Mount Juliet, Tenn. (TN Tribune) — Mount Juliet resident Yvette Davis-Atkins will be one of 12 people featured in a new awareness campaign launching on the National Mall in Washington, D.C. for March—Colorectal Cancer Awareness Month.
Colorectal cancer is the second-leading cause of cancer deaths in the U.S. Davis-Atkins was a caregiver to her late husband, and today she’s an advocate with the national advocacy group Fight Colorectal Cancer. The “Fight for More” campaign featuring Davis-Atkins emphasizes what the colorectal cancer (CRC) community needs “more” of, especially from lawmakers.
Davis-Atkins’s photo and story will appear on outdoor digital boards next to the first-ever colorectal cancer installation in D.C. featuring over 27,000 blue flags representing the expected cases of colorectal cancer in people under age 50 if something doesn’t change.
Davis-Atkins lost her husband to colorectal cancer when he was just 48 years old. He passed away only one year after his diagnosis in 2012. Their son was only 11 years old. She was selected to become an Ambassador for Fight Colorectal Cancer (Fight CRC) to put a face to the disease and showcase why the status quo is not OK—we must do more to save lives. In addition to her photo appearing in the National Mall March 13-18, 2022, her story has been featured on Fight CRC’s Facebook page.
“One day, life can seem ideal and the next day, it can turn tragic,” Davis-Atkins said. “I want people to know their family history and be knowledgeable about colon cancer screening. It is my wish for colon cancer to be as readily acknowledged as breast cancer.”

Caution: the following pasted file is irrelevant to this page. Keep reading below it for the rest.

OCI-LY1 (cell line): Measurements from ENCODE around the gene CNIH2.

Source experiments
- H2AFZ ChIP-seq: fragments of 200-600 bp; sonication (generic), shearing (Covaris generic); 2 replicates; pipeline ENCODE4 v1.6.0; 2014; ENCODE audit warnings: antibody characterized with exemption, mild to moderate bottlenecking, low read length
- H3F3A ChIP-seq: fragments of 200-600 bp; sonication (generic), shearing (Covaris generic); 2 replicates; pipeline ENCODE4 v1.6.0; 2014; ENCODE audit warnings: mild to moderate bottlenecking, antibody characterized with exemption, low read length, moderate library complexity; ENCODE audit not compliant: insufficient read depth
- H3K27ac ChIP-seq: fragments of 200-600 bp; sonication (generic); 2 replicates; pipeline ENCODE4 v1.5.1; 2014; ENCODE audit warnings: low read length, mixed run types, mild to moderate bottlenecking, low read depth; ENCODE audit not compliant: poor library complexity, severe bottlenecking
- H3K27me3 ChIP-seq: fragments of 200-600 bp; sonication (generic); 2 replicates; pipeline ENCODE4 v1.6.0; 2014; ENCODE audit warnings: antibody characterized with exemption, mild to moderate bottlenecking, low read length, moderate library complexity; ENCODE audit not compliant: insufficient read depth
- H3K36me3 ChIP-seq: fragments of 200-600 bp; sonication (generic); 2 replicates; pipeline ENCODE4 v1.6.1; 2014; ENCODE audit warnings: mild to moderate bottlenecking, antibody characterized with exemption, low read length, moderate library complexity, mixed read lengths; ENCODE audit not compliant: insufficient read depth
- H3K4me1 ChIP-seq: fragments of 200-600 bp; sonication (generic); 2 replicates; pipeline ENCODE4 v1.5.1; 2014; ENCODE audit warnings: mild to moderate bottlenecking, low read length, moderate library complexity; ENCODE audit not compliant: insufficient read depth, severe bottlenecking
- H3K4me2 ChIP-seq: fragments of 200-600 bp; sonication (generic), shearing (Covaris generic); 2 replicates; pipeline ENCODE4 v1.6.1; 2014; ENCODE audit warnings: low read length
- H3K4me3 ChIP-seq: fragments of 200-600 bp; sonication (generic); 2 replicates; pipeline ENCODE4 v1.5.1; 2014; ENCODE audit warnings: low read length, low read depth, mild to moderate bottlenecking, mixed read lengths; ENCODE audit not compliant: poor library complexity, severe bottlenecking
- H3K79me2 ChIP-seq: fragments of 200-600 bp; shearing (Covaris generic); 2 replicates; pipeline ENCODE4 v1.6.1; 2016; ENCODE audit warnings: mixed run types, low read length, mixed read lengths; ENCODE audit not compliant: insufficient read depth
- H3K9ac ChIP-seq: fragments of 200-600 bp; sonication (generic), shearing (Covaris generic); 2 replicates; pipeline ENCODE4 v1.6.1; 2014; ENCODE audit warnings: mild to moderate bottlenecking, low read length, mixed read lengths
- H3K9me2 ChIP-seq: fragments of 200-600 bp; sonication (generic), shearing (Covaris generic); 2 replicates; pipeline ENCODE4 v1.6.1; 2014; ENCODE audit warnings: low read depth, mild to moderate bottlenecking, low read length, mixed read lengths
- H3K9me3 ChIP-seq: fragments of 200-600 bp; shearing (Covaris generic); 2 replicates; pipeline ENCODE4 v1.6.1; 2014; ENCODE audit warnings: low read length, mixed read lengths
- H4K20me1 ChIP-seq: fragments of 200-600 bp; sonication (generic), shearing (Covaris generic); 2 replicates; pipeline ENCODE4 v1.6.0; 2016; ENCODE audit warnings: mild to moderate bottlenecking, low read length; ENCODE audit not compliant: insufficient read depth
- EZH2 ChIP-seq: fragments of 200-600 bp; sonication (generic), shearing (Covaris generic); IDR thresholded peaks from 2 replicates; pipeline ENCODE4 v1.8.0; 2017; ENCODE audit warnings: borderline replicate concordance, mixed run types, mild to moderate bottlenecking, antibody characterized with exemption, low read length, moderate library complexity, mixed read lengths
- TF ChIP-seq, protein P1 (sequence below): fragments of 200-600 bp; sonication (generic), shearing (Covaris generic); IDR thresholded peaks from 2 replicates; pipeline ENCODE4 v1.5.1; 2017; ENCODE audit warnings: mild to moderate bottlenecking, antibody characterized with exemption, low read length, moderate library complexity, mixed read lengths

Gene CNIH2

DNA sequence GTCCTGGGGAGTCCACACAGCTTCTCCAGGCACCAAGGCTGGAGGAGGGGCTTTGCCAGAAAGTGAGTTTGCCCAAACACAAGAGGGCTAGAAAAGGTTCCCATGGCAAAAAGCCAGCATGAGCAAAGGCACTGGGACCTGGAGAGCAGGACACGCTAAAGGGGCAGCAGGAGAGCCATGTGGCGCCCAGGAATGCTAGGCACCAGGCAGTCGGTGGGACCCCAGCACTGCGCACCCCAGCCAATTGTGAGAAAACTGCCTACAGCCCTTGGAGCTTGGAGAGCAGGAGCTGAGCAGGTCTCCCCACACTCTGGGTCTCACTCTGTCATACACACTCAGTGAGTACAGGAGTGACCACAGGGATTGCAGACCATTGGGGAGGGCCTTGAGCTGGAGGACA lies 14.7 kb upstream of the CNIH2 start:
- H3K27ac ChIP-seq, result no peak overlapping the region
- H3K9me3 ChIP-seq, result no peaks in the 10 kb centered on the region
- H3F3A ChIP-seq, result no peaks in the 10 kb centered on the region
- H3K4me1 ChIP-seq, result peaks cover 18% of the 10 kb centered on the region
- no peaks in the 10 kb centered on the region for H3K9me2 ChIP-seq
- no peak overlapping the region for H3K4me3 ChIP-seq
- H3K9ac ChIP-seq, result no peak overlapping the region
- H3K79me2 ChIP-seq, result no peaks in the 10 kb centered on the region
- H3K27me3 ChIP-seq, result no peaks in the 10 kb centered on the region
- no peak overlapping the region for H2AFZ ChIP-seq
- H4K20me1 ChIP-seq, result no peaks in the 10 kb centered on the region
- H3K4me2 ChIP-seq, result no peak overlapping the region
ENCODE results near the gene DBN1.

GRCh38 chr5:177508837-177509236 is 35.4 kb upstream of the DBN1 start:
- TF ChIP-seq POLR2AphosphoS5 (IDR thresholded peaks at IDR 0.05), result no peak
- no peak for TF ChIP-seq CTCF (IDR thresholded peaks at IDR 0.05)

Although it’s a preventable cancer with timely screening, and a cancer that’s very treatable and beatable if caught early, colorectal cancer is currently the No. 2 cancer killer. Young cases are also on the rise, and it’s estimated that colorectal cancer will be the leading cause of cancer deaths among those ages 20-49 in the next eight years if something doesn’t change. Davis-Atkins has dedicated a year of volunteer time to Fight CRC to use her story to raise awareness of the signs and symptoms, educate people about screening options, push policymakers to allocate more funds to research, and support Fight CRC’s research plan, Path to a Cure.
“This year we’re heading to the National Mall to get attention for colorectal cancer and ask our lawmakers to champion, support and prioritize colorectal cancer,” said Anjee Davis, president of Fight CRC. “Our Ambassador stories will put a face to the issues at hand and showcase why we need urgent action—now.”